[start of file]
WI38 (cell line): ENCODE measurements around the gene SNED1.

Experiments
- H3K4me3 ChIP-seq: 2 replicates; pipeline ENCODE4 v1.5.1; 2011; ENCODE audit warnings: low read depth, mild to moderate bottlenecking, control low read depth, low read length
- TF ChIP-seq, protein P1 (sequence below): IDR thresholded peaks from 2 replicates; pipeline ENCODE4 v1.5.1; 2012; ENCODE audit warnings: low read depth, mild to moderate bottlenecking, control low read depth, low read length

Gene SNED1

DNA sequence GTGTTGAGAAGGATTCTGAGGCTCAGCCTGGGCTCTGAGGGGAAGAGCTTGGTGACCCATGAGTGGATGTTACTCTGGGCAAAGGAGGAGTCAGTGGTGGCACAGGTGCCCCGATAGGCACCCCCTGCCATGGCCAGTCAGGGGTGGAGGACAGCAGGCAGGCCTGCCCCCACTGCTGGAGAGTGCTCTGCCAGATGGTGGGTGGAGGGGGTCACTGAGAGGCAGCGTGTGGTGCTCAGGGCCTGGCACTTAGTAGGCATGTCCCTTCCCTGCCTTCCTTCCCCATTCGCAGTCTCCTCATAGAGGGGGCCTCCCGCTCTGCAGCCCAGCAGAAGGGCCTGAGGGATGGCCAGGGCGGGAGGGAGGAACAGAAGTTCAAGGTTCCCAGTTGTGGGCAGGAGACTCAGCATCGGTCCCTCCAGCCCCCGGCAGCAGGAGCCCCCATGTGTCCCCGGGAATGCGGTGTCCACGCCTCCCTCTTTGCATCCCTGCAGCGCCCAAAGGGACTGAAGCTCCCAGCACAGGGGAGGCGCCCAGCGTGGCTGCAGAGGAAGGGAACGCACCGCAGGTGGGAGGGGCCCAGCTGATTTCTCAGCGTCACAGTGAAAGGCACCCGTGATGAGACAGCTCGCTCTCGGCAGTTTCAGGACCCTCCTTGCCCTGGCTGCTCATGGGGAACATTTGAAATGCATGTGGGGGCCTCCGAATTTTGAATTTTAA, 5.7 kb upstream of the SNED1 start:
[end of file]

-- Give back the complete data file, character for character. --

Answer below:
WI38 (cell line): ENCODE measurements around the gene SNED1.

Experiments
- H3K4me3 ChIP-seq: 2 replicates; pipeline ENCODE4 v1.5.1; 2011; ENCODE audit warnings: low read depth, mild to moderate bottlenecking, control low read depth, low read length
- TF ChIP-seq, protein P1 (sequence below): IDR thresholded peaks from 2 replicates; pipeline ENCODE4 v1.5.1; 2012; ENCODE audit warnings: low read depth, mild to moderate bottlenecking, control low read depth, low read length

Gene SNED1

DNA sequence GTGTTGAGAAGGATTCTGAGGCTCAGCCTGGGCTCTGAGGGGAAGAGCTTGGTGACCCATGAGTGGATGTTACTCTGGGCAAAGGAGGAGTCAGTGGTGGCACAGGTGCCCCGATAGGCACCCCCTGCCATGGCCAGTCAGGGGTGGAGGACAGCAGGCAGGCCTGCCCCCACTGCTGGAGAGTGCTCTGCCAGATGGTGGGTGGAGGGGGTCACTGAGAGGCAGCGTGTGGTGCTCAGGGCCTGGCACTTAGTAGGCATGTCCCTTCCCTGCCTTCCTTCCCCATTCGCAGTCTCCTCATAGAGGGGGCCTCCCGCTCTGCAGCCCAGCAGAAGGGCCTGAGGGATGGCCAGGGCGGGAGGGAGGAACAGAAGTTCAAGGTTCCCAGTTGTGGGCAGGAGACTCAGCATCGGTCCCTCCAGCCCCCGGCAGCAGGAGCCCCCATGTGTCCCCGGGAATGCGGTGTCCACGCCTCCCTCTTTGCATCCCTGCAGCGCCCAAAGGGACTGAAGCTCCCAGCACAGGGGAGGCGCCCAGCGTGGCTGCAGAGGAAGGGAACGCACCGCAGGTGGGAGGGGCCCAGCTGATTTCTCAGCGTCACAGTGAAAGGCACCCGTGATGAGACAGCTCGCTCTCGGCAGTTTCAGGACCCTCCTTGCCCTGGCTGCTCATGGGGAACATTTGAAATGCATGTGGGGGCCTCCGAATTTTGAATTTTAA, 5.7 kb upstream of the SNED1 start: